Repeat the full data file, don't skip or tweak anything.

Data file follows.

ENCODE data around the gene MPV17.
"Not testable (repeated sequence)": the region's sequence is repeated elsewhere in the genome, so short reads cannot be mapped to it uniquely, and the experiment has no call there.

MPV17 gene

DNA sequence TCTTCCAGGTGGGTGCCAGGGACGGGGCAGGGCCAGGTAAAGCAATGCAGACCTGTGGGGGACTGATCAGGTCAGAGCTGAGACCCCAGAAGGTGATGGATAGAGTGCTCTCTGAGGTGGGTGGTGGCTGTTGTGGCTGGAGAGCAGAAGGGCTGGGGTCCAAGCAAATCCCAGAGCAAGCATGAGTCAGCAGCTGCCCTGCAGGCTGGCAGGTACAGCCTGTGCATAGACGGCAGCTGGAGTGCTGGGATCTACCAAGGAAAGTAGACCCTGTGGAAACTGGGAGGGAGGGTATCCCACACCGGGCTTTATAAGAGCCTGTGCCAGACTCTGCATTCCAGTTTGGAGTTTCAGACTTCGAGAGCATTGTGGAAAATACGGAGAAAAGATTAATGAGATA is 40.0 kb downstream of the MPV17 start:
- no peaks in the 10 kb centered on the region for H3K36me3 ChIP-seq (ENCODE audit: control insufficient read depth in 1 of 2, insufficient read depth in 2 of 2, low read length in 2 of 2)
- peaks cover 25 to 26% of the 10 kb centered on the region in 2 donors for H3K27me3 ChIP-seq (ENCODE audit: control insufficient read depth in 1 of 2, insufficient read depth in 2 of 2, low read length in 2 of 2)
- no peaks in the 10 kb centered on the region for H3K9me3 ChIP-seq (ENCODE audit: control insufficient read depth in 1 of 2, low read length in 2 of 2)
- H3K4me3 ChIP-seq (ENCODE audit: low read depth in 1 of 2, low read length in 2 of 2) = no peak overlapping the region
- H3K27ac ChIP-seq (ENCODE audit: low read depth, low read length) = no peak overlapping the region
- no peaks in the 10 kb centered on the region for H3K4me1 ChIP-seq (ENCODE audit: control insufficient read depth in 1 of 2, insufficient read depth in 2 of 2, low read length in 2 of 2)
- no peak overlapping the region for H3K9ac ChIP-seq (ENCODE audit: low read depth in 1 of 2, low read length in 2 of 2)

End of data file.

ENCODE data around the gene MPV17.
"Not testable (repeated sequence)": the region's sequence is repeated elsewhere in the genome, so short reads cannot be mapped to it uniquely, and the experiment has no call there.

MPV17 gene

DNA sequence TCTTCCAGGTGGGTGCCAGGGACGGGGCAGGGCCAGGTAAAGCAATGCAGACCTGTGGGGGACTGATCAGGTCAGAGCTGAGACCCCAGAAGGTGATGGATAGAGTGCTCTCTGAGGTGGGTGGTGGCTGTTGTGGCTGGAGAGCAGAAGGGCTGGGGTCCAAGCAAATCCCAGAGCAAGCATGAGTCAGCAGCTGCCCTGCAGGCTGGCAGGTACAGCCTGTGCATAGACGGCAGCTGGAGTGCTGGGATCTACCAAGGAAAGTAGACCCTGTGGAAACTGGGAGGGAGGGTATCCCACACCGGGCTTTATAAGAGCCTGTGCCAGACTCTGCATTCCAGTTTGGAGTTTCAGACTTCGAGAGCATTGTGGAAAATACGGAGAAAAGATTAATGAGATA is 40.0 kb downstream of the MPV17 start:
- no peaks in the 10 kb centered on the region for H3K36me3 ChIP-seq (ENCODE audit: control insufficient read depth in 1 of 2, insufficient read depth in 2 of 2, low read length in 2 of 2)
- peaks cover 25 to 26% of the 10 kb centered on the region in 2 donors for H3K27me3 ChIP-seq (ENCODE audit: control insufficient read depth in 1 of 2, insufficient read depth in 2 of 2, low read length in 2 of 2)
- no peaks in the 10 kb centered on the region for H3K9me3 ChIP-seq (ENCODE audit: control insufficient read depth in 1 of 2, low read length in 2 of 2)
- H3K4me3 ChIP-seq (ENCODE audit: low read depth in 1 of 2, low read length in 2 of 2) = no peak overlapping the region
- H3K27ac ChIP-seq (ENCODE audit: low read depth, low read length) = no peak overlapping the region
- no peaks in the 10 kb centered on the region for H3K4me1 ChIP-seq (ENCODE audit: control insufficient read depth in 1 of 2, insufficient read depth in 2 of 2, low read length in 2 of 2)
- no peak overlapping the region for H3K9ac ChIP-seq (ENCODE audit: low read depth in 1 of 2, low read length in 2 of 2)